Business minister Paul Scully has suggested that those who feel well off at the moment could offer to pay more taxes to help those who are struggling.
Speaking on the day that the £20-a-week Universal Credit uplift came to an end, Scully was asked whether those who have more money should be donating more to food banks.
The business minister replied to BBC Radio 4’s Today programme: “If you have spare cash… and you were talking about taxing as well, there are two things you can do: you can support charities that are doing amazing work in localised, targeted work in various areas, or you can actually donate some of that money to HMRC because you know, you can volunteer tax as well, so don’t feel the need for people to send your tax bill if you want to contribute.”
The uplift, that was brought in at the start of the coronavirus pandemic, was no longer included in assessments from yesterday, meaning that from 13 October – a week later – no monthly payments will be received that include the extra money.
The cut will be staggered as families receive payments on different dates.
The government have refused to reverse the decision to remove the uplift, insisting that they have “always been clear” that it was temporary.
But Baroness Philippa Stroud, chief executive officer of the Legatum Institute think-tank, has called for the House of Lords to be allowed a vote on the decision as research suggests 840,000 people will now be pushed into poverty.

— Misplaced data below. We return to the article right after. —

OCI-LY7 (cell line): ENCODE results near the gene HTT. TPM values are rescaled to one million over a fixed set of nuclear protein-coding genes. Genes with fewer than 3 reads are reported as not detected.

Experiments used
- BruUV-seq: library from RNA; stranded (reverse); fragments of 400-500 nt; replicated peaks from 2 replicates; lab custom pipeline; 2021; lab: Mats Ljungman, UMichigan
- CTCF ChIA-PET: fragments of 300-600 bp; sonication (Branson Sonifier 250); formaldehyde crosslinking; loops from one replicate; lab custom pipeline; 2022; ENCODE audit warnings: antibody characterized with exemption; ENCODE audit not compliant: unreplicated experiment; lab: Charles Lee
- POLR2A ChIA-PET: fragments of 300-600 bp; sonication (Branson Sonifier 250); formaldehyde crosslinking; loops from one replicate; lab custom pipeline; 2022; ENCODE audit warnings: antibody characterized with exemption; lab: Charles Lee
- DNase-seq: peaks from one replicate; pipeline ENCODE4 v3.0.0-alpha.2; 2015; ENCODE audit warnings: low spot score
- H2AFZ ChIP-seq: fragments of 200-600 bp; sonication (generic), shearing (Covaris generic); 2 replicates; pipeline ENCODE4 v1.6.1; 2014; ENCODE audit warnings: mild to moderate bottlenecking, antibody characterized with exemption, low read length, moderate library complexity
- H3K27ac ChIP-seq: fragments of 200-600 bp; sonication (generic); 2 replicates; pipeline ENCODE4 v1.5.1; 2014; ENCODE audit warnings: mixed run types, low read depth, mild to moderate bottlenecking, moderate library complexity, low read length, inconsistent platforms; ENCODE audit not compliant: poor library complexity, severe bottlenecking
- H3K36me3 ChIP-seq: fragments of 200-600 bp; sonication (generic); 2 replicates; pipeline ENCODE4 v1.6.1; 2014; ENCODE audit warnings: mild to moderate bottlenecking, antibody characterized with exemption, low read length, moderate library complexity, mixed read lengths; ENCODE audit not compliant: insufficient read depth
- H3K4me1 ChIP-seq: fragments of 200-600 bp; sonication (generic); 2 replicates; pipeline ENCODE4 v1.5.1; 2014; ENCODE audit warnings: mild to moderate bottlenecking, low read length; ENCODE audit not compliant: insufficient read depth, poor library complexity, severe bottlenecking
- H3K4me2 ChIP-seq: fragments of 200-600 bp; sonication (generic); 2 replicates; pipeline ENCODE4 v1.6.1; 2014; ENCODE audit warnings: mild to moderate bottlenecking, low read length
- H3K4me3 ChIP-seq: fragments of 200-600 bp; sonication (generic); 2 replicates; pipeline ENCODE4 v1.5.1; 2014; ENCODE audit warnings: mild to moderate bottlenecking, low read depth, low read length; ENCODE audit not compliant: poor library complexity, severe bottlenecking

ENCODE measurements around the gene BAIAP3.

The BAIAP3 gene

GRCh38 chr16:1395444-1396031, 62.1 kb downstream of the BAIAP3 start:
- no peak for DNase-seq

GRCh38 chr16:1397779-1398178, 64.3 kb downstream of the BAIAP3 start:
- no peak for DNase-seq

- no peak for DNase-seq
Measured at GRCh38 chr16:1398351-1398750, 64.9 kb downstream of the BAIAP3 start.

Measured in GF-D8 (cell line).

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She said: “At this moment in time, MPs have not voted on this at all, it’s been a decision taken by the executive, so my intention is to bring a vote in the Lords, cross-party vote that would say to the House of Commons, think again on this issue.
“Is this something we really want to do as a civilised nation, putting our poorest people into poverty is surely not the way forward as we come out of the pandemic.”
She added: “Our safety net is supposed to protect vulnerable people and that includes people who are sick, disabled and who have disabled children at this time.”
But education secretary Nadhim Zahawi said he would “respectfully disagree” with the accusations, telling Sky News: “The £20 uplift was always temporary, now it was an important part of the £400bn, it was about £9bn of the £400bn that Rishi Sunak wrapped his arms around the people who are most vulnerable, on the lowest pay, many of them on Universal Credit through the pandemic.”
He added: “So where I’m slightly hoping that as well as quoting things like the £20 uplift, you will also quote the National Living Wage has delivered £4,000 more into people’s pay packets because of what Boris Johnson has done.”
But the British Psychological Society (BPS) said the cut will have “devastating consequences” for people’s mental health and wellbeing.
Julia Faulconbridge, from the BPS’s division of clinical psychology, said: “Cutting Universal Credit at a time of such uncertainty and difficulty will seriously damage the health, wellbeing and life chances of the most vulnerable.”
A government spokesperson said: “Universal Credit will continue to provide vital support for those both in and out of work and it’s right that the government should focus on our plan for jobs, supporting people back into work and supporting those already employed to progress and earn more.”
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